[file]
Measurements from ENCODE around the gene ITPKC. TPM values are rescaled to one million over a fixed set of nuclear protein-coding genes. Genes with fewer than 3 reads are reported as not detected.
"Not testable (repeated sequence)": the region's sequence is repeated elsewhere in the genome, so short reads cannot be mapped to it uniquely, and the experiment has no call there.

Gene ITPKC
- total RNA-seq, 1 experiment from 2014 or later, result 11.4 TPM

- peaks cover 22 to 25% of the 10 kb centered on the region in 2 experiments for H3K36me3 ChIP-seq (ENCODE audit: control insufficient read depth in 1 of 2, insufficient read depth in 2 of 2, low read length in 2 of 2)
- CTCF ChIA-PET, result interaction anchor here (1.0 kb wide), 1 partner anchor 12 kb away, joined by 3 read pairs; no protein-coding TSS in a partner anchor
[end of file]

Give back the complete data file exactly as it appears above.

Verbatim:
Measurements from ENCODE around the gene ITPKC. TPM values are rescaled to one million over a fixed set of nuclear protein-coding genes. Genes with fewer than 3 reads are reported as not detected.
"Not testable (repeated sequence)": the region's sequence is repeated elsewhere in the genome, so short reads cannot be mapped to it uniquely, and the experiment has no call there.

Gene ITPKC
- total RNA-seq, 1 experiment from 2014 or later, result 11.4 TPM

- peaks cover 22 to 25% of the 10 kb centered on the region in 2 experiments for H3K36me3 ChIP-seq (ENCODE audit: control insufficient read depth in 1 of 2, insufficient read depth in 2 of 2, low read length in 2 of 2)
- CTCF ChIA-PET, result interaction anchor here (1.0 kb wide), 1 partner anchor 12 kb away, joined by 3 read pairs; no protein-coding TSS in a partner anchor